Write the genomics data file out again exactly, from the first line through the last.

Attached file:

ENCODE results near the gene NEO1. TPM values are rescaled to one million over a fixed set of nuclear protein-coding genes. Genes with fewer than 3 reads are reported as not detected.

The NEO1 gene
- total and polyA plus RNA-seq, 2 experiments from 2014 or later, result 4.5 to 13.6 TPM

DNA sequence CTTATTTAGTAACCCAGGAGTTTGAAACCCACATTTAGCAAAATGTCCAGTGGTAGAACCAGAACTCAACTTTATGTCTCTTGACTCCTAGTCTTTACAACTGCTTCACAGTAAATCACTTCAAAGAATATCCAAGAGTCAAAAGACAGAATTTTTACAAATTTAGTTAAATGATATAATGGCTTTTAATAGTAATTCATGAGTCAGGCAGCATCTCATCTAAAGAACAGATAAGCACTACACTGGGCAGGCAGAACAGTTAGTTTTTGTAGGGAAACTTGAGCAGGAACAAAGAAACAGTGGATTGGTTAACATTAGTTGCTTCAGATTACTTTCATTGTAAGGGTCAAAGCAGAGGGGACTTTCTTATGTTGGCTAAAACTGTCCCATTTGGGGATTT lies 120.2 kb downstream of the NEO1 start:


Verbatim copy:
ENCODE results near the gene NEO1. TPM values are rescaled to one million over a fixed set of nuclear protein-coding genes. Genes with fewer than 3 reads are reported as not detected.

The NEO1 gene
- total and polyA plus RNA-seq, 2 experiments from 2014 or later, result 4.5 to 13.6 TPM

DNA sequence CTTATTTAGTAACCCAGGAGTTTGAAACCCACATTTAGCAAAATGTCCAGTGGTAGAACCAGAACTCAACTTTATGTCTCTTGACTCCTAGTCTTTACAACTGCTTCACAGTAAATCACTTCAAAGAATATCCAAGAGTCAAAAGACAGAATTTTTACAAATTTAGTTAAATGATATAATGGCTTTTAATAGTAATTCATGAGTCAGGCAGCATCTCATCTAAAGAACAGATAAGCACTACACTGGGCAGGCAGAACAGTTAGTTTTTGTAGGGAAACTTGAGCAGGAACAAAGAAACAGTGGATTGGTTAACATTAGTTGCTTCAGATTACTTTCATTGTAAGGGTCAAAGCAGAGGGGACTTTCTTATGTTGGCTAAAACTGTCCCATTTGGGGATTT lies 120.2 kb downstream of the NEO1 start: